Singapore: Oil edged down towards $42 a barrel on Thursday, as fears over faltering demand in the global economy outweighed US data showing lower gasoline and distillate stocks in the world’s top energy consumer.
Traders will watch for US weekly jobless claims and December durable goods orders later on Thursday, as well as advance fourth-quarter gross domestic product data on Friday, for further clues on the health of the US economy.
US crude eased 11 cents a barrel to $42.05 by 8am, while London Brent crude fell 15 cents to $44.75.
Crude prices plunged 9% earlier this week on fresh signs that the largest oil consumer the United States was still deeply mired in recession.
“The market is probably going to drift lower in the days ahead - we will probably test the lows of between $35 and $39, but it should not go much lower than that - the bottom is being put in,” said Mark Waggoner, president of Excel Futures in California.
Oil prices rebounded on Wednesday after data released by the US Energy Information Administration showed a 1 million barrel draw in distillate stocks last week as cold weather hit the US Northeast, the world’s top heating oil market, and a surprise 100,000 barrel fall in gasoline supplies.
Crude also got a boost from remarks by Opec secretary general Abdullah al-Badri at the World Economic Forum in Davos, Switzerland, that an oil price of $50 a barrel was too low to encourage investment in new supply and the cartel would fully enforce supply curbs by the end of this month.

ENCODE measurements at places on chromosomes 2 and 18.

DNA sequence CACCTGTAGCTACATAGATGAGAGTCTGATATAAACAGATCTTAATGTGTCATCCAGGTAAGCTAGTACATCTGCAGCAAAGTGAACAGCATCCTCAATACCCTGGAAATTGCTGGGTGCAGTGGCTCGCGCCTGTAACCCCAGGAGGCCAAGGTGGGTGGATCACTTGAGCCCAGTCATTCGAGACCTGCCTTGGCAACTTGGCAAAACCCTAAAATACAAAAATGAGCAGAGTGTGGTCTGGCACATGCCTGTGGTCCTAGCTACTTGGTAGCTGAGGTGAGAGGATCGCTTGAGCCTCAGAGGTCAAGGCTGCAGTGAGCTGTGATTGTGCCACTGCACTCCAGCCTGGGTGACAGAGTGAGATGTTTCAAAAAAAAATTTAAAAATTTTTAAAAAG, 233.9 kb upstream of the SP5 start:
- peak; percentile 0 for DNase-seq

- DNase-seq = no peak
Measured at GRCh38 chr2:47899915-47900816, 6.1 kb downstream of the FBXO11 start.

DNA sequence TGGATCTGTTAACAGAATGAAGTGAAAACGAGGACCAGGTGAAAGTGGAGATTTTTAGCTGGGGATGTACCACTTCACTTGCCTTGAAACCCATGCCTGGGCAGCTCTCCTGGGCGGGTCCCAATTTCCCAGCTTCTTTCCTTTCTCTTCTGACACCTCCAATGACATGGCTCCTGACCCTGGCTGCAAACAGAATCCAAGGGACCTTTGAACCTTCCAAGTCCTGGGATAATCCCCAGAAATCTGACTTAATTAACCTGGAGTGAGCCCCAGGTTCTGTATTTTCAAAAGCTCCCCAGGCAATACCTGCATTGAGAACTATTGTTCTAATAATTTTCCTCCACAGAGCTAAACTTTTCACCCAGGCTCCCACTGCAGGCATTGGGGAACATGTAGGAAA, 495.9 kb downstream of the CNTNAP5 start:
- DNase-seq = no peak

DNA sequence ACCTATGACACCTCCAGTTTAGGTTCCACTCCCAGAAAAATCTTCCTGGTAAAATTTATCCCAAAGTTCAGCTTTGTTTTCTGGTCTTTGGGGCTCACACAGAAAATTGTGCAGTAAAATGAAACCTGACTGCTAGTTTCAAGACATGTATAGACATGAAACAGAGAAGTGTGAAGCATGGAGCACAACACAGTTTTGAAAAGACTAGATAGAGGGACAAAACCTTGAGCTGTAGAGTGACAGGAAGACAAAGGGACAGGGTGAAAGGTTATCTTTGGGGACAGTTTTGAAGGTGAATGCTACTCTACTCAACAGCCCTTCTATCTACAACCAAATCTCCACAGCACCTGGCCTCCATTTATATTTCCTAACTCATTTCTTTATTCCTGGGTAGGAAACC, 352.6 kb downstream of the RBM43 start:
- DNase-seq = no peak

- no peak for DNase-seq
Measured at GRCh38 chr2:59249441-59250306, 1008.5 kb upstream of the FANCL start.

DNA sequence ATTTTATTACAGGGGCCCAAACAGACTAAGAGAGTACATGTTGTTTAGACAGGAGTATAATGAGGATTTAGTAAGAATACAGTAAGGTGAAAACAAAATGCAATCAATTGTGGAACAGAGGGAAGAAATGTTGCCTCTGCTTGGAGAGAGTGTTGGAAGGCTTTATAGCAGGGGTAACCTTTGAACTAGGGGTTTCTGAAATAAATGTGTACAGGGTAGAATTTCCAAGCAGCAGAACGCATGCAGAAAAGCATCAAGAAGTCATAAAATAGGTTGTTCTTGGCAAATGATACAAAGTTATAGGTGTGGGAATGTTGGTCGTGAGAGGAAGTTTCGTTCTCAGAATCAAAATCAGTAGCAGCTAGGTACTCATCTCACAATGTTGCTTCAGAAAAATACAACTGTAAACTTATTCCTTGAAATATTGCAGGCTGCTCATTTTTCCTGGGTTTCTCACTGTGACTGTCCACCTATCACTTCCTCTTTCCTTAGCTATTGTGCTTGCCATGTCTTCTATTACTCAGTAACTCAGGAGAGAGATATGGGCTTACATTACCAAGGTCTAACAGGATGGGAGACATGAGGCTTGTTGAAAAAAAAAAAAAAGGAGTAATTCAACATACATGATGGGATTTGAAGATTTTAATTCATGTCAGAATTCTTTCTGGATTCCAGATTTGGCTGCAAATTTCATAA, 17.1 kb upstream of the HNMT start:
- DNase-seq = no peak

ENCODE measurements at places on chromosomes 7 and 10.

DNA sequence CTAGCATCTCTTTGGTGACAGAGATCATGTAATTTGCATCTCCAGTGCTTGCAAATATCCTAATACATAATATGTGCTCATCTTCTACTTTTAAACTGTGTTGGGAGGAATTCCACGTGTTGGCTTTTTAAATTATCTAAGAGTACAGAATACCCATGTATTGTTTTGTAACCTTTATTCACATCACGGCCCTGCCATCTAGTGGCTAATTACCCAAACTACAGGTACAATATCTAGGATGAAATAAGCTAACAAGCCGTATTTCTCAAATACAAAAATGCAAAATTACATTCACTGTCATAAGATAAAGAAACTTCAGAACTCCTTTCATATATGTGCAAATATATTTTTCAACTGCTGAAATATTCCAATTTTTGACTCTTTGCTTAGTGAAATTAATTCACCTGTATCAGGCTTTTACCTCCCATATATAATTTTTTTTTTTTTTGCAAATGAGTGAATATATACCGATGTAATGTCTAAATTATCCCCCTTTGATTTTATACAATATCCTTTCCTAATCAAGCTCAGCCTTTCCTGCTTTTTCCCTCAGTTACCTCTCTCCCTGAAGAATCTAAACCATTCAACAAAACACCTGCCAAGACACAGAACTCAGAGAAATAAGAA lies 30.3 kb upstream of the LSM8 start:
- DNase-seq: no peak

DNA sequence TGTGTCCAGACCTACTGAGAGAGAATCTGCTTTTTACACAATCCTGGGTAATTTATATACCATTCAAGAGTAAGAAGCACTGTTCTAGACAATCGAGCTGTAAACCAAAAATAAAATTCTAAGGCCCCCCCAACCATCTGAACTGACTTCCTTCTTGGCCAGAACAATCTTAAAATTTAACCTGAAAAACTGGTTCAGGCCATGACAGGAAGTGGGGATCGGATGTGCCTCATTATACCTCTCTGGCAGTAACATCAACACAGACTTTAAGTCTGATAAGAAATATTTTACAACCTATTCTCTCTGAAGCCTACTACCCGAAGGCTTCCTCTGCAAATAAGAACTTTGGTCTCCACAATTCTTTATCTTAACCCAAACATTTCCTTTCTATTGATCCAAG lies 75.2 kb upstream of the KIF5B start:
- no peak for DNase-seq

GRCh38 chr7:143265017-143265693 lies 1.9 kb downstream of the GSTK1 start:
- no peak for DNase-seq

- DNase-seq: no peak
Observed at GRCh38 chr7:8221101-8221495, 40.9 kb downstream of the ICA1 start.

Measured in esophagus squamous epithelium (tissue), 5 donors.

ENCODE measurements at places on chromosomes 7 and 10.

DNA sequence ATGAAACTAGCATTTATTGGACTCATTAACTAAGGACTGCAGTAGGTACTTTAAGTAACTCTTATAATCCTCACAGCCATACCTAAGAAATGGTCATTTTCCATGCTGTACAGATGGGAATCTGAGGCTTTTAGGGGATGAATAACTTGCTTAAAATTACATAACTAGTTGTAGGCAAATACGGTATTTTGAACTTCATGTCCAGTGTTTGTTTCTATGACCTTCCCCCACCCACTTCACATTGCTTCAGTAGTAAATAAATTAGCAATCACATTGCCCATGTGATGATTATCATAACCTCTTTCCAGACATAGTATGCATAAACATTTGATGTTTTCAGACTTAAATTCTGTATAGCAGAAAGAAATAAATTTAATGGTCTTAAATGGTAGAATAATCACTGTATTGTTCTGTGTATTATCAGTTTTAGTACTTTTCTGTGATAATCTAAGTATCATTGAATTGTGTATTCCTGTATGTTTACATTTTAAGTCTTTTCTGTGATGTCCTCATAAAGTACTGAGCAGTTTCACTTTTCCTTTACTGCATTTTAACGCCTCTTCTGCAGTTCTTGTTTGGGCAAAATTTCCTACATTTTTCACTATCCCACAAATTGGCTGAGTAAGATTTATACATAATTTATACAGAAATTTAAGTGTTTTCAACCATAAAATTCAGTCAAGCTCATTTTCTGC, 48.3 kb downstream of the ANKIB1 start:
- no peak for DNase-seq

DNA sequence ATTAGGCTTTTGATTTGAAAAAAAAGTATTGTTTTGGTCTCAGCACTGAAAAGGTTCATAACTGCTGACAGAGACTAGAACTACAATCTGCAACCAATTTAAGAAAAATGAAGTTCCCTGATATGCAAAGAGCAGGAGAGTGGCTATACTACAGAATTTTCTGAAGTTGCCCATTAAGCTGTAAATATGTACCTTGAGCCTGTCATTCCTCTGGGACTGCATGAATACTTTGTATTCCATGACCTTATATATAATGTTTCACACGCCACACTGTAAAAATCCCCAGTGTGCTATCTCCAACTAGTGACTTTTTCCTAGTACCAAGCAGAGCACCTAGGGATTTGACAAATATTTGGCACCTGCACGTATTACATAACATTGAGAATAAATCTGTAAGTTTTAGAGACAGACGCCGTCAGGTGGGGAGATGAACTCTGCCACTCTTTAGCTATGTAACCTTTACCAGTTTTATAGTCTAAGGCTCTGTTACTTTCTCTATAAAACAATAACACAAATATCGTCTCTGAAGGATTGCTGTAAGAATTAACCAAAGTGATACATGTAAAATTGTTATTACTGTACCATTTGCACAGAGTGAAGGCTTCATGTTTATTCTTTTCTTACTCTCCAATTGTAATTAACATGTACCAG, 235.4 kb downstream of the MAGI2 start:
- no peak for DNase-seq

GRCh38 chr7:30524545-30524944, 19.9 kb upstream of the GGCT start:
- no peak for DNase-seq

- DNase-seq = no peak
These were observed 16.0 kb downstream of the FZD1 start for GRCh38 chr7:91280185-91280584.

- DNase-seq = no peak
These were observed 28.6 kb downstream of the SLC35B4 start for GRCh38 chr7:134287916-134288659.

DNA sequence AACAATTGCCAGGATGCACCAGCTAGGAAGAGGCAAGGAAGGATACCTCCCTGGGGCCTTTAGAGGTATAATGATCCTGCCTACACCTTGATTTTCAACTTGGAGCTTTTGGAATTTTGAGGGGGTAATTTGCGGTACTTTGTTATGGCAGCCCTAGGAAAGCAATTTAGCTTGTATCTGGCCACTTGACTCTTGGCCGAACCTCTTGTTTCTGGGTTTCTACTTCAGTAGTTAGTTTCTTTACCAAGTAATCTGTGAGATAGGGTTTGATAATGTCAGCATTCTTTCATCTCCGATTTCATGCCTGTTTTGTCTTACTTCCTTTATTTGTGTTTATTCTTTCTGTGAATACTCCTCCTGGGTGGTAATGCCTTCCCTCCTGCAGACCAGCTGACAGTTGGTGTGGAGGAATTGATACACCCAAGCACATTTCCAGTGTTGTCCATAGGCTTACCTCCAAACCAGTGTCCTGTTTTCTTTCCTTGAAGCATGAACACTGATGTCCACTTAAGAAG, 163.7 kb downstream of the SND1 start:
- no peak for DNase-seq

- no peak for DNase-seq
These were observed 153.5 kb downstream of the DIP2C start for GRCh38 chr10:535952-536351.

But jitters over the data release later in the day, likely to give a grim reading of the US economy, weighed on market sentiment and sparked an early bout of selling.
Furthermore, the US weekly jobless count is expected to show that 580,000 people filed new claims for state unemployment insurance in the week ended Saturday, following a week with 589,000 new claims.
All eyes will be trained on the government’s first snapshot of the US economy in the fourth quarter, due on Friday, which will show it at its weakest in 26 years, hit by plunging consumer spending and surging unemployment rates.
The dismal forecast comes atop the Internation Monetary Fund’s forecast on Wednesday that world economic growth this year will fall to its most sluggish since World War Two.
On the supply front, price support for oil is likely to come from expanding US refinery run cuts, analysts said.
Opec’s supply cuts since the second half of 2008, in reaction to the fall of more than $100 in oil prices since July as global economic weakness slams energy demand, have also offered a boost.
Kuwait said on Tuesday it would support a further production cut if needed, echoing comments by some other Opec members, while smallest member Ecuador said it would comply with the production cuts agreed by the cartel.